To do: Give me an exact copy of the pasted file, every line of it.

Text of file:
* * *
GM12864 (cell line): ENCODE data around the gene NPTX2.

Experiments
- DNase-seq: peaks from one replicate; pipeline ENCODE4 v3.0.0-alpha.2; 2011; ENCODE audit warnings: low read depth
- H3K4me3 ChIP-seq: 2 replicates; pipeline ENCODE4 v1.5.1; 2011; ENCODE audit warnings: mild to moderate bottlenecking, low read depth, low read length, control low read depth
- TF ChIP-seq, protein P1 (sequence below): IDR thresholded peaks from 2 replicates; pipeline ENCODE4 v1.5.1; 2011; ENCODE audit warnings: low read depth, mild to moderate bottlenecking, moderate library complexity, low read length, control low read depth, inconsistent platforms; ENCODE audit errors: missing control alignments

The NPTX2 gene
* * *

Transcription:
GM12864 (cell line): ENCODE data around the gene NPTX2.

Experiments
- DNase-seq: peaks from one replicate; pipeline ENCODE4 v3.0.0-alpha.2; 2011; ENCODE audit warnings: low read depth
- H3K4me3 ChIP-seq: 2 replicates; pipeline ENCODE4 v1.5.1; 2011; ENCODE audit warnings: mild to moderate bottlenecking, low read depth, low read length, control low read depth
- TF ChIP-seq, protein P1 (sequence below): IDR thresholded peaks from 2 replicates; pipeline ENCODE4 v1.5.1; 2011; ENCODE audit warnings: low read depth, mild to moderate bottlenecking, moderate library complexity, low read length, control low read depth, inconsistent platforms; ENCODE audit errors: missing control alignments

The NPTX2 gene